“Rural America needs to rethink its description of gains and losses,” Winchester said. “If rural America is losing high-school educated youth (the brain drain) and replacing them with those (who) at least have a bachelor’s (degree), isn’t this a brain gain?”The new arrivals have other advantages, according to the University of Nebraska researchers: “The majority of the newcomers are in their prime earning years, so they are increasing the labor force in the region. Many new residents possess professional occupation skills. … Many were also involved in their previous community (and) bring volunteer and leadership experience.”Winchester said his own findings “remind us that the changes we witness across rural Minnesota are complex and reflect not just challenges, but significant opportunities.”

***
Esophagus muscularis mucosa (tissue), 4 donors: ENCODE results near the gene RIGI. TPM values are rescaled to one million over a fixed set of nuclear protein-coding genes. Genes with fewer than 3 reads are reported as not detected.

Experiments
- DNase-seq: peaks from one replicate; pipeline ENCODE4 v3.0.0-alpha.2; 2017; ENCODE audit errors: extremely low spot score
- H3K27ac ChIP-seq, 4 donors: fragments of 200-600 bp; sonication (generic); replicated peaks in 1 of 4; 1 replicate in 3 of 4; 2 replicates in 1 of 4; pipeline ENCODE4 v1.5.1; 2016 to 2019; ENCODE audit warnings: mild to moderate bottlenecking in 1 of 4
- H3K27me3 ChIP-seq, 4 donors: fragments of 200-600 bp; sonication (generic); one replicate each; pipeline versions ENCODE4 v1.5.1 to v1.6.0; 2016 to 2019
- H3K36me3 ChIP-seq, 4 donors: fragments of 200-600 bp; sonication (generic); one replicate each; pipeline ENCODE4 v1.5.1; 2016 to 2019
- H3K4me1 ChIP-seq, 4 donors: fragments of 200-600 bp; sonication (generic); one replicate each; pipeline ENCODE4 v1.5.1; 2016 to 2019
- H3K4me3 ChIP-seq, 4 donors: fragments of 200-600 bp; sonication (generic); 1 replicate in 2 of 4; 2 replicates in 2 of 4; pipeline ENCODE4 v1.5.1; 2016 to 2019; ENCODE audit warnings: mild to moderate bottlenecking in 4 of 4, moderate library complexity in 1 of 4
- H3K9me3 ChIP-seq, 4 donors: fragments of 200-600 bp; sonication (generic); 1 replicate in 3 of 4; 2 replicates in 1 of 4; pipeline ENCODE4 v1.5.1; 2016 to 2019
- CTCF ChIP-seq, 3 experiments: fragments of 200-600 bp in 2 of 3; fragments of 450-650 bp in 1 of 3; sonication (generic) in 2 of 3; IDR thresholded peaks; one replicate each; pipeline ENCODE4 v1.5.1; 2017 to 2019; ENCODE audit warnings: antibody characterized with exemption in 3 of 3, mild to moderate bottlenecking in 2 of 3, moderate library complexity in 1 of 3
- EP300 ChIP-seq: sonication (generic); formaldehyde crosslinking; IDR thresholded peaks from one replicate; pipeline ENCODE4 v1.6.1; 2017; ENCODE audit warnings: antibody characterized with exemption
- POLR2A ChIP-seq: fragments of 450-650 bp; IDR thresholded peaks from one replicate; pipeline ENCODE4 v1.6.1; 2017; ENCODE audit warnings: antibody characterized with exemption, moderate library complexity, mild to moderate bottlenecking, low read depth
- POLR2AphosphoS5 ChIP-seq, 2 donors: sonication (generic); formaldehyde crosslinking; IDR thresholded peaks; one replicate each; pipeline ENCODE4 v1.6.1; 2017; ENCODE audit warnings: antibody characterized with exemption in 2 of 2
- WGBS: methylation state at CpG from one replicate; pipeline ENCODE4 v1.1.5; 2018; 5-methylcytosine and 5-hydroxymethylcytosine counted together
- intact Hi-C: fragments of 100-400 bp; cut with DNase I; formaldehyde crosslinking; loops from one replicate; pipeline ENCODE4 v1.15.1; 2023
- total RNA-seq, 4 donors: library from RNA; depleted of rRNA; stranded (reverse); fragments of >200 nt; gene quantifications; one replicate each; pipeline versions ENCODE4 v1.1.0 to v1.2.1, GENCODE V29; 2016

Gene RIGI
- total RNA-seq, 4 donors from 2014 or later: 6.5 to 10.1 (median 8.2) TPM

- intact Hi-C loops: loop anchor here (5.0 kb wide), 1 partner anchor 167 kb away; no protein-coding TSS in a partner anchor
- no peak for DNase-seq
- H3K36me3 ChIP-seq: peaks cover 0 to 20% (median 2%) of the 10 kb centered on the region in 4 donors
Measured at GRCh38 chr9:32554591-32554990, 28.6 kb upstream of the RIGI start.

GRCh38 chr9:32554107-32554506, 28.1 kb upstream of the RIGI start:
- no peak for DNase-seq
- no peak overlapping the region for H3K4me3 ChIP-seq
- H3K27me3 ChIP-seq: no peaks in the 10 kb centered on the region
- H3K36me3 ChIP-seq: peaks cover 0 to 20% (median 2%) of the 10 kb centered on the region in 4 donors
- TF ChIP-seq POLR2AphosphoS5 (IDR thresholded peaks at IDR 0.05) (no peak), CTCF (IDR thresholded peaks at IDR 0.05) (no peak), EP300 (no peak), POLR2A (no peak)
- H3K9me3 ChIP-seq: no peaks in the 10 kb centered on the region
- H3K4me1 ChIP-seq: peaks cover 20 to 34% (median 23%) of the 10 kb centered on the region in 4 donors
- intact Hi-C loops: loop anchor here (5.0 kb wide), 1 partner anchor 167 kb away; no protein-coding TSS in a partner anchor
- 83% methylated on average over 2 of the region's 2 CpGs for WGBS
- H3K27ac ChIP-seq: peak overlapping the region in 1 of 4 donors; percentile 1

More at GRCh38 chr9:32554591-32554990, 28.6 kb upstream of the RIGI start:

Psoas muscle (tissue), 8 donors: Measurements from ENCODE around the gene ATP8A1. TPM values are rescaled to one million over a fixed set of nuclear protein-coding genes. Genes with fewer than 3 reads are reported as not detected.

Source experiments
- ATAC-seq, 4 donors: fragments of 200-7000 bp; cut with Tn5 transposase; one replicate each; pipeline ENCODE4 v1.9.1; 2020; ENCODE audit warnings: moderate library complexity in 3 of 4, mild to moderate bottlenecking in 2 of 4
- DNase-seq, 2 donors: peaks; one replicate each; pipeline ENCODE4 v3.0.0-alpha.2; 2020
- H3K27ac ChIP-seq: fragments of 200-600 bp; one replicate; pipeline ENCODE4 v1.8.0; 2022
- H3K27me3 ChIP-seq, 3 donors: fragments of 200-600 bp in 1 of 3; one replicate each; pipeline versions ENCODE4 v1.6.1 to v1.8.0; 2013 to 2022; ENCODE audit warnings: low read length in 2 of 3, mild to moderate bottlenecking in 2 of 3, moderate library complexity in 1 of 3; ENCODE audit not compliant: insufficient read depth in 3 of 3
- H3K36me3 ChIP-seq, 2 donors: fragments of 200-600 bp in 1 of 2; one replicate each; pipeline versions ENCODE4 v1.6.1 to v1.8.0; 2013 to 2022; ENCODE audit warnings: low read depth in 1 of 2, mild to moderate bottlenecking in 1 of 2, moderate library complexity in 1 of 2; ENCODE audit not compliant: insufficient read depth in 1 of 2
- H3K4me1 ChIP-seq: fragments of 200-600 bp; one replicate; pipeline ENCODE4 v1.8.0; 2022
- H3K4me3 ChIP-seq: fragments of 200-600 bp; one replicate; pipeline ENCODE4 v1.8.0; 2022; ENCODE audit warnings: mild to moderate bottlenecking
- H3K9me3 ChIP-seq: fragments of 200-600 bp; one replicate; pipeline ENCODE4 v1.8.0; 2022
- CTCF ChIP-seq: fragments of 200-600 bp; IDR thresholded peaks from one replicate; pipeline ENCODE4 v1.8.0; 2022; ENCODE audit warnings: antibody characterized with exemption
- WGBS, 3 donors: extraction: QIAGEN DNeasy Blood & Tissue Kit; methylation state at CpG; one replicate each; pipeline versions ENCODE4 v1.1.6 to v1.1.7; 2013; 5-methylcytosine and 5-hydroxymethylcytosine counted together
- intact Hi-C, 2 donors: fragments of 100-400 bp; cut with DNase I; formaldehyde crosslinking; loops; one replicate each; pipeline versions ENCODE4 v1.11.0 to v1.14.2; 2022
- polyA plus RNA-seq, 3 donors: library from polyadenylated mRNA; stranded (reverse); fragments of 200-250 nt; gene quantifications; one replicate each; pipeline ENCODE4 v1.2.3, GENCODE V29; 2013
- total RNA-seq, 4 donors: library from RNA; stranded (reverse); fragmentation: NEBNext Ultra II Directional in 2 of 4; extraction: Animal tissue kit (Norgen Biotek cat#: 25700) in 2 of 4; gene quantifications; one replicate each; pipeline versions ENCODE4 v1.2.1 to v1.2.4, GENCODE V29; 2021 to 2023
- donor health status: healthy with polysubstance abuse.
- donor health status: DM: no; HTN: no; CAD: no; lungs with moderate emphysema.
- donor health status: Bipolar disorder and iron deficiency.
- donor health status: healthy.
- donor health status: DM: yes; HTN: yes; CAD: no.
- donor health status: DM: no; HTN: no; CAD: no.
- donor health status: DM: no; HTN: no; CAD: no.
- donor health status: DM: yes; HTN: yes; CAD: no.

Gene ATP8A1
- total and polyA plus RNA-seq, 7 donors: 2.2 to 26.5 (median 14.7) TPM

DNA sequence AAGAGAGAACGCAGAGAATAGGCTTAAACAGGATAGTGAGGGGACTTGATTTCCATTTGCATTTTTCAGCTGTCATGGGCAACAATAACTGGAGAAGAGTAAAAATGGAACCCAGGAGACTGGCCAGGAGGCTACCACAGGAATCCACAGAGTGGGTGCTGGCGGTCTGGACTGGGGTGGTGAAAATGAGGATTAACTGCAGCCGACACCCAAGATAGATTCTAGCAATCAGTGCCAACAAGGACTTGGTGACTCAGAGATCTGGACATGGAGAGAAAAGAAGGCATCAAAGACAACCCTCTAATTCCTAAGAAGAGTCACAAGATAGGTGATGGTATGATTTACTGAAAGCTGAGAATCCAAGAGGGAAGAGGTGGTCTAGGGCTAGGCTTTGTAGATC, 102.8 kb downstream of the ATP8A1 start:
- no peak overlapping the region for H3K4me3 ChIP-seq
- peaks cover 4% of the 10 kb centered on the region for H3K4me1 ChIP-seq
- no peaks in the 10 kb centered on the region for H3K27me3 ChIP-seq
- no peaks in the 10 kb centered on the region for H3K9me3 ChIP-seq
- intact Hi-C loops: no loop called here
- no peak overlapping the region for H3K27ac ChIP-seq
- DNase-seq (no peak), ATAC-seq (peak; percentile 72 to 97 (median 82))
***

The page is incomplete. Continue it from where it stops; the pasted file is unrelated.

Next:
As with those elsewhere in the state, Central Massachusetts residents are most likely to stay close to home if they grew up here. A 2005 survey conducted by The Research Bureau of Worcester found that about 40 percent of area college graduates planned to stay in Central Massachusetts after graduation, roughly the same share who lived here in the first place.
Yet recent data suggest the state's pool of young talent is far from evaporating — in fact, it is bigger than ever.“It's sort of a positive message because a lot of the discussion before … was why are people leaving, and what's making them move away?” said Heather Brome, a senior policy analyst at the Federal Reserve Bank of Boston's New England Public Policy Center. Instead, policy makers “should be thinking broadly about how to expand the skilled labor pool.”Like much of the rest of the country, Massachusetts is still aging as the baby boomer generation retires and fewer young people take their parents' places, Ms. Brome said. Between 1990 and 2007, the population in Massachusetts of young adults — 25- to 39-year-olds — shrunk by 19.4 percent to 1.28 million.